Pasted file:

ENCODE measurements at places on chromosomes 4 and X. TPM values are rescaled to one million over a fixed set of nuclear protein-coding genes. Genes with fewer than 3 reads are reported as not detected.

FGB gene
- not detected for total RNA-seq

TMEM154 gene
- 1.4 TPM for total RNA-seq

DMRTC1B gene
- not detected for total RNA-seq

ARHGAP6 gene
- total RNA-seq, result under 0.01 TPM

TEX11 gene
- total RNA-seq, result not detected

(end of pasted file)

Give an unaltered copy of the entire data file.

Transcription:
ENCODE measurements at places on chromosomes 4 and X. TPM values are rescaled to one million over a fixed set of nuclear protein-coding genes. Genes with fewer than 3 reads are reported as not detected.

FGB gene
- not detected for total RNA-seq

TMEM154 gene
- 1.4 TPM for total RNA-seq

DMRTC1B gene
- not detected for total RNA-seq

ARHGAP6 gene
- total RNA-seq, result under 0.01 TPM

TEX11 gene
- total RNA-seq, result not detected